For the past 20 years, a group of women have been working on the Chain Gang at Merit Health Wesley. In this case, the chain this gang is using is the chain stitch to make baby blankets, newborn caps, prayer shawls, pillows and walker caddies for patients and workers alike.
Meeting on the last Friday morning of each month, the volunteer group of about 10-12 women work on the scheduled pattern of the season, providing warm comfort to patients of all ages. Virginia Killingbeck serves as the group’s coordinator, setting schedules and getting materials.
“I really don’t know how I got where I am,” she said. “I totally enjoy organizing the group and keeping the ladies involved. It is important to me that this group is a service group, that we give back to the hospital. That’s my main focus is to make sure our projects work out well.”
Killingbeck remembers when she decided to join the Chain Gang.
“I was standing in line to check out, and Nettie Jones, one of our members, was in front of me,” she said. “She saw that I was purchasing some yarn, and she asked, ‘Do you knit or crochet?’ I said that I knit. She said, ‘We have a group at Wesley called the ‘Chain Gang,’ and I’d love to have you come.’ At the next meeting, I decided to join in. It’s just a matter of sharing.
The Chain Gang now falls under the direction of Marketing Manager Amber Ross Hartfield. So, Killingbeck provides an outline to give Hartfield an idea of the projects.
“We are making the pillows now,” Killingbeck said, “and we won’t do those again until next year at this time. Our next project is to work on baby blankets because we give baby blankets to the birthing center to as many of the new moms as we can. Then we start in August, and through November we make Christmas hats. So, every baby that is born between Dec. 1 and the end of the year when they go home gets a Christmas hat.”
Planning ahead is important for Killingbeck because a baby blanket takes about 24 hours to make, while a baby hat takes about six hours.
Killingbeck said she also makes sure that the ladies are invited to any event that takes place at the hospital.
“They are volunteers,” she said. “They are absolutely a part of the hospital, and I want to make sure they know that. I keep them abreast of everything, and I think that is so important. … They all have nametags and shirts like other people in the hospital. We wanted to make sure that they are a part.”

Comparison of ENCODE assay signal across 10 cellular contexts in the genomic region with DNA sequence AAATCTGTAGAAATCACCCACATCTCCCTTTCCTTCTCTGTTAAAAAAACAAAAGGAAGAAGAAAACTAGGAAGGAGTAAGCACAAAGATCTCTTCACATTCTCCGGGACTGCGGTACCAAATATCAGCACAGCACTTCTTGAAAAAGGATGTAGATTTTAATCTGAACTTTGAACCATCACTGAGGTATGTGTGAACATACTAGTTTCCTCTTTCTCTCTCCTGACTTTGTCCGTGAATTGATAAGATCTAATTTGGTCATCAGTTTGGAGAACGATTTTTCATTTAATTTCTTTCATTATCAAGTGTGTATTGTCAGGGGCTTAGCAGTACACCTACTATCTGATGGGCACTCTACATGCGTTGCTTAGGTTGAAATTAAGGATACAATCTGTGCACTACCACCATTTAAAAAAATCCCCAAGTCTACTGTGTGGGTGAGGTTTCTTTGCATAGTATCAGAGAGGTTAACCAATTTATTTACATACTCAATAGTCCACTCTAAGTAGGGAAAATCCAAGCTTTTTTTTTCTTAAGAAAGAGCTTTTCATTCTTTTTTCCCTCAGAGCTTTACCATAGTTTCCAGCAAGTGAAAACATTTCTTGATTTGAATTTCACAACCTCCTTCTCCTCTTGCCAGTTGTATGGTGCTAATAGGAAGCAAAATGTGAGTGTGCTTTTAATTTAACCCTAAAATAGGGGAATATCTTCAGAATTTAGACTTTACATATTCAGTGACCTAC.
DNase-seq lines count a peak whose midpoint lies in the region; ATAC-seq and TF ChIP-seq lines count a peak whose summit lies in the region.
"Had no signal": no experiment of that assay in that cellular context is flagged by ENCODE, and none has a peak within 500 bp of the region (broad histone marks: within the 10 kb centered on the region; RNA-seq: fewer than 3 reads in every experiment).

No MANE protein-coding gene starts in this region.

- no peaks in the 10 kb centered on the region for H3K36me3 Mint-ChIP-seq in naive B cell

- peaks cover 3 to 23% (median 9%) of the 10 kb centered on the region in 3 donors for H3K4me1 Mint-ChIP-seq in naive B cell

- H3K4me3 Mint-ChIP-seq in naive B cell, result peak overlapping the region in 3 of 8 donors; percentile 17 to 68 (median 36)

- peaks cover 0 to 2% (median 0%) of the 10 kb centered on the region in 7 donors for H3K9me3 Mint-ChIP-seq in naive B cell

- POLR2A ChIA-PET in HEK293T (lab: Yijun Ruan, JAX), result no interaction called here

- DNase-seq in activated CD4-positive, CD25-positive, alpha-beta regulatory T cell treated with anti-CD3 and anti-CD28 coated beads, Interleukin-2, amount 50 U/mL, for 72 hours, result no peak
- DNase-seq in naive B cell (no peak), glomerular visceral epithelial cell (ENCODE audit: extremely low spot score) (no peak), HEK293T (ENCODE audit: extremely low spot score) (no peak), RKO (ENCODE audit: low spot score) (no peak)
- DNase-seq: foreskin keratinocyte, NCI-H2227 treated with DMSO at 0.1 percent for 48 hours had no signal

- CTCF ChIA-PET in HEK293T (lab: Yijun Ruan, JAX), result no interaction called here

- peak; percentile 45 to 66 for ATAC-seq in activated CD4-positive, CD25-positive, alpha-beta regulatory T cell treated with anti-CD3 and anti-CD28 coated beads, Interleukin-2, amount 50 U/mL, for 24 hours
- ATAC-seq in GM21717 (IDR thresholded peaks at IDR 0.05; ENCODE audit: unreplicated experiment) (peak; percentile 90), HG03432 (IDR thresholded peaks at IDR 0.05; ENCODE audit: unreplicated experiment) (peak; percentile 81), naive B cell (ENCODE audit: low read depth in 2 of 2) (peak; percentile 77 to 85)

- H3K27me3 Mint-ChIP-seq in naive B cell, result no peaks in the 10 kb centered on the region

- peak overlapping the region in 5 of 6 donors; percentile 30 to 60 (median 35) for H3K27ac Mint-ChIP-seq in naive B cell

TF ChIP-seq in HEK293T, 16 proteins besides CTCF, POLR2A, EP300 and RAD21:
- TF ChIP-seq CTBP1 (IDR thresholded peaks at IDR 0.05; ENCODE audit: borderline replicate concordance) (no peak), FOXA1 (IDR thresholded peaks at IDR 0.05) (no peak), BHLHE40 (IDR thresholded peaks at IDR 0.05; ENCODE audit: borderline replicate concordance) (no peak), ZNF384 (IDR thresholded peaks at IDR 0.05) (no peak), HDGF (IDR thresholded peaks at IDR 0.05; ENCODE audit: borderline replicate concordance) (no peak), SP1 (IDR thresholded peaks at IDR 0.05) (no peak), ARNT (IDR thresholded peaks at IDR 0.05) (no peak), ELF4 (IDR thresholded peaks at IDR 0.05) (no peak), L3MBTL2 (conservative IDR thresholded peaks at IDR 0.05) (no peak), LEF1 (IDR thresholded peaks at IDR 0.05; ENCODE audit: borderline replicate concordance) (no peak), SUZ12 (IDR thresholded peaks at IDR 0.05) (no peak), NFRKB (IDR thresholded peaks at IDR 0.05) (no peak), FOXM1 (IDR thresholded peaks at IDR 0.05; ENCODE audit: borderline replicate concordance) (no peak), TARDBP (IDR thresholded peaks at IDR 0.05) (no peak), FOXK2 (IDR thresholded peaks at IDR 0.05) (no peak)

Hartfield said the Chain Gang members are important to Merit Health Wesley. “They have a certain duty at the hospital that makes them valuable.”
“It’s a very nice group of women,” said Cookie Weidman, who has volunteered at the hospital for 18 years, not all with the Chain Gang. “I do the walker caddies. Usually, the patients are the ones who have had knee replacements and use the temporary walkers. The walker they get are the ones that don’t have the seats or the bags. These bags are ones that you just tie on the walker so they can take water or something with them. It makes it really convenient for them.”
Killingbeck said the Chain Gang provides an outlet for those women who are tired of being alone.
“It fills a void,” she said. “There are several women that have lost their husbands recently over the last year and it fills that void. It keeps them out in the public and involved in giving back.”
The Chain Gang also provides “tray favors” for every patient, Killingbeck said. “They are, cards, ‘a little happy’ to say, ‘Happy Easter,’ ‘Merry Christmas’ or whatever is appropriate.”
Hartfield said Chain Gang members will reach out to anyone who is feeling down.
“Something else that they do – and y’all may not even know it – because they just do it,” she said. “Anytime they know of someone or a family friend or someone just walking down the hallway, I’ve seen Miss Virginia hand them a blanket off her cart. She will be walking through the hallway and she’ll say, ‘Here you go.’ I’ve even seen one person do that for an employee. It’s not even just a patient. They’ll say, ‘It looks like you need a blanket today.’ I want to brag on them about that because they really want to help.”
“It’s our passion,” Killingbeck said, “not only to help, but also to show people that we are proud of what we do.”
In one case, Killingbeck noticed that one door in the birthing center announced that a girl – Violet – had been born.
“I had a purple and white blanket, so I took that in there,” she said. “The grandmother sent a thank-you note and said it was just perfect with a picture of the baby wrapped in that blanket. It’s little things like that mean so much.”
Hartfield said the volunteers don’t just knit once a month. “Several of these ladies work in other areas of the hospital throughout the week as well. They don’t just give through the Chain Gang, but in other areas too.”
The hospital does have a budget to support the Chain Gang, Killingbeck said. Materials also come from other sources.
“I went through my yarn closet earlier this week, and in the yarn that came in today I brought a big bag of it,” she said. “One store had a big sale going, so I picked up a lot of yarn that way. A lot of time I always like to have yarn on hand; they may not be big skeins because they are leftovers. Especially the crocheters, they can mix yarns together. A lot of the knitters don’t mix yarns because they don’t know how.”
Killingbeck said the sales are the best time of the year.
“I purchase a lot of materials for the pillows and the stuffing, and they reimburse me,” she said. “Typically, the ladies that make their own blankets will buy their own yarn and pick up a few scraps here. Most of it is donated.”
Anyone interested in learning more about Merit Health Wesley’s Chain Gang can contact Hartfield at (601) 268-5142.